“May the LORD use these graduates and the future ones so that Christ is made known in all nations,” Crespo said.
Martin Manchego, who graduated with a Master of Divinity, said during a time of personal testimony that Southwestern professors “are more interested in the personal growth and well-being of all students than academics, and that alone inspired me and others to study at Southwestern.”
Hispanics are also part of the English-language programs at Southwestern. They are contributing to the advancement of the Gospel and guiding the new generation of English-speaking Hispanics into fruitful ministry.
Among them is Hugo Encorrada, a father of six children, two of whom are students at Texas Baptist College. Encorrada graduated from SWBTS’ School of Music and will continue his education at Southwestern to earn a Ph.D from the same.
To obtain more information about Hispanic programs, go to https://swbts.edu/seminario-southwestern-espanol/
The Spanish Program at Southwestern is accepting students for the Master of Theological Studies in Portuguese, starting in January of 2024.
SEBTS installs two endowed chairs
By Chad Burchett/SEBTS
WAKE FOREST, N.C. (BP) – During chapel on Nov. 30, Southeastern Seminary recognized a student for his commitment to personal evangelism and installed two of its professors as endowed chairs. Highlighting God’s faithfulness to his promises, President Danny Akin preached from Luke 1:5-25 for the final chapel message of the semester.
In his sermon, Akin highlighted how the birth of John the Baptist powerfully demonstrated God’s faithfulness to his promises. Acknowledging that those who walk with God still experience disappointments, Akin noted that Zechariah and Elizabeth are described as “righteous,” yet God still allowed them to experience childlessness for most of their lives.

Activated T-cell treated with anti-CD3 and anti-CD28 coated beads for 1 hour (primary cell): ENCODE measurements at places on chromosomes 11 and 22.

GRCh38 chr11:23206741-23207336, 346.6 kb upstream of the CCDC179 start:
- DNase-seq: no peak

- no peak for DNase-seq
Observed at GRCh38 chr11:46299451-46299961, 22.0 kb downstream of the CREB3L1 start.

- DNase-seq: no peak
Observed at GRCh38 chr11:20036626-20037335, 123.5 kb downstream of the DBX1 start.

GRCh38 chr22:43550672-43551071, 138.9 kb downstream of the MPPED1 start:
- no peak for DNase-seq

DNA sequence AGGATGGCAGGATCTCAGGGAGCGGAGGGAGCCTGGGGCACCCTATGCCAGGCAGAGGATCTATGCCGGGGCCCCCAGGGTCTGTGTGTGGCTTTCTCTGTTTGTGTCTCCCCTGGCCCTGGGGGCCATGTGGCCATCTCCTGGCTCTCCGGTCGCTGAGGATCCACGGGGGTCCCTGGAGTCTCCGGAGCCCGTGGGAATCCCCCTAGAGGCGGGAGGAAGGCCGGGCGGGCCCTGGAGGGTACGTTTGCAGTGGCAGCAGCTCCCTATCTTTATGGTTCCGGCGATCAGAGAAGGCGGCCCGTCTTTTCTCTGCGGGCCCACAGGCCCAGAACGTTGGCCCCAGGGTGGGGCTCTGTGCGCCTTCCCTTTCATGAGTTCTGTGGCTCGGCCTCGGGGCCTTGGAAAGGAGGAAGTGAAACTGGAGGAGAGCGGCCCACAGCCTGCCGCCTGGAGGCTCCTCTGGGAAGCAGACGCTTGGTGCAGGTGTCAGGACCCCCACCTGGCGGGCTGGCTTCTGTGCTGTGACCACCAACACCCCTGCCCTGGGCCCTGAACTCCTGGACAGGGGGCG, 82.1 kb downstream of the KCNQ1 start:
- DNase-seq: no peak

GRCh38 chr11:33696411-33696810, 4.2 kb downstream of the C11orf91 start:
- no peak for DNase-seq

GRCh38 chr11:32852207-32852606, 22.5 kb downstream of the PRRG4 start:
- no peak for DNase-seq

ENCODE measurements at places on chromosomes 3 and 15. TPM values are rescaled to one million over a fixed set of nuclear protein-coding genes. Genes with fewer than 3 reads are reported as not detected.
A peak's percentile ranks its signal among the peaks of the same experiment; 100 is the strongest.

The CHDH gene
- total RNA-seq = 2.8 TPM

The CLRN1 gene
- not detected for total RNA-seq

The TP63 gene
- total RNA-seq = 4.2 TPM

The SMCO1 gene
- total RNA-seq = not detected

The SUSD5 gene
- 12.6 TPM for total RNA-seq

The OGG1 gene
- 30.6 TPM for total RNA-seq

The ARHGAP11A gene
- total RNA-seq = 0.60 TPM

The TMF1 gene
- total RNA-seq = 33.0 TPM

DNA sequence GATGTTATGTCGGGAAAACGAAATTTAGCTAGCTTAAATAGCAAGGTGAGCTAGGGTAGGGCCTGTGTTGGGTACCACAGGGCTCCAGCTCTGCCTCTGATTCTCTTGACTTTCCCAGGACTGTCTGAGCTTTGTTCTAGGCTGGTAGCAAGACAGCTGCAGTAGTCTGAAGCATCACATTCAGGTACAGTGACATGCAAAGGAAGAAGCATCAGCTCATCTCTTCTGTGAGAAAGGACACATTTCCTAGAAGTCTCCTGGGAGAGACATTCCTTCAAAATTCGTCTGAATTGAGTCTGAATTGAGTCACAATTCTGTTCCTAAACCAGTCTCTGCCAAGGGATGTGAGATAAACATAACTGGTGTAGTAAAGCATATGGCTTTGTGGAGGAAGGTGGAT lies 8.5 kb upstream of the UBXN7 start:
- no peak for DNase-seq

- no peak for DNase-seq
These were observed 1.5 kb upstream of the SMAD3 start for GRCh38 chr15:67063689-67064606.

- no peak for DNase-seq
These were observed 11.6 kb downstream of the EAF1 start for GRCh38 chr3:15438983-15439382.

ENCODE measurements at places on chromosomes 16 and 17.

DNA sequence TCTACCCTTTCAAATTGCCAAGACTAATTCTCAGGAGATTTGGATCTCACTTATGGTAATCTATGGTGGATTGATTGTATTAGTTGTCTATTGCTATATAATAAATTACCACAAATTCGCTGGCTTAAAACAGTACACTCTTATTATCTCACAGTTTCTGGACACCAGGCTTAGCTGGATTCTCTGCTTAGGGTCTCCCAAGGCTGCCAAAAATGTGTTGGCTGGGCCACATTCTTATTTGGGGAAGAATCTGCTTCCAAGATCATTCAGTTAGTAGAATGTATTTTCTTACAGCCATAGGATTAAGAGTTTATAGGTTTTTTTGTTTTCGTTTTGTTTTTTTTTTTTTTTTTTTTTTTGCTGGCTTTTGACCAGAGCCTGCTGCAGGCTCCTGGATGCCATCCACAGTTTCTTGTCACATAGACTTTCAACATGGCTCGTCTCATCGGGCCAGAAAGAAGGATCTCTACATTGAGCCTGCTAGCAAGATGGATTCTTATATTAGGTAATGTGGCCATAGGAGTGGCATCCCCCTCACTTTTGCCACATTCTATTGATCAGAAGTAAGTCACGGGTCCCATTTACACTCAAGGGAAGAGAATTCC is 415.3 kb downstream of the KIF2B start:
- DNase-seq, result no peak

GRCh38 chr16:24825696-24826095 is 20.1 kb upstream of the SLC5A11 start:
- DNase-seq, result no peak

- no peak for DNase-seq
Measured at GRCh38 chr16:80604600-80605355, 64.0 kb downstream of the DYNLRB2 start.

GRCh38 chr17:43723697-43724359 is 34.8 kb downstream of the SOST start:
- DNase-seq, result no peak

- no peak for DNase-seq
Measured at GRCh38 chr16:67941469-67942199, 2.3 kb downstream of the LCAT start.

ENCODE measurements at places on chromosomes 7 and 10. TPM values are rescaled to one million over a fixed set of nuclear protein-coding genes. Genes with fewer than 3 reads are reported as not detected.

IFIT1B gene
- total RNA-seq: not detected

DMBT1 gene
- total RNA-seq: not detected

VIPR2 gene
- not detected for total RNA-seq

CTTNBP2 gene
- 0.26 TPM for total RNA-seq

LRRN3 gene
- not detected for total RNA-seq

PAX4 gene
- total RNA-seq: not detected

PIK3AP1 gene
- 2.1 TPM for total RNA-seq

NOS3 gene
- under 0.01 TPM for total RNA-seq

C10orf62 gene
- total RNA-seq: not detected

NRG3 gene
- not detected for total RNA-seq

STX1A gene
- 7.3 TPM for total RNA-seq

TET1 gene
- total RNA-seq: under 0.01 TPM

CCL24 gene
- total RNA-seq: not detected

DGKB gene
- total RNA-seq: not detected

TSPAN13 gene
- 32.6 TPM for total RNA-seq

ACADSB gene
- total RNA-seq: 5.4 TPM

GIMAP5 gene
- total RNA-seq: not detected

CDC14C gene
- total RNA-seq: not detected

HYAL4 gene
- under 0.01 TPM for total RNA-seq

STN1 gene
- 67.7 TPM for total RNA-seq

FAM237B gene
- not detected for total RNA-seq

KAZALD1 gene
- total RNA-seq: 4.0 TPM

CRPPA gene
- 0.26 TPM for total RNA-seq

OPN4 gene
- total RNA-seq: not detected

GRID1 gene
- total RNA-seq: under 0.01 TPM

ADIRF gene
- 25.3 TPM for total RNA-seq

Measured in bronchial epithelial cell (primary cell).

Akin reminded attendees that God knew their condition, and even when it seemed like they would not experience the blessing of parenthood, He surprised them with His goodness and grace, fulfilling his promises from the Old Testament.
Despite God’s consistent outpouring of goodness and grace on his people, the righteous still sometimes struggle to believe, as Akin noted in his sermon. Zechariah doubted and God chastened him because God’s character is unchanging — He is always faithful to His word and upholds His promises to His people. Charging attendees to walk closely with God, Akin noted that those who walk with God discover that He keeps His word and blesses His children. This truth is most vividly displayed in the incarnation of His Son, Jesus, who fulfilled God’s promises of redemption.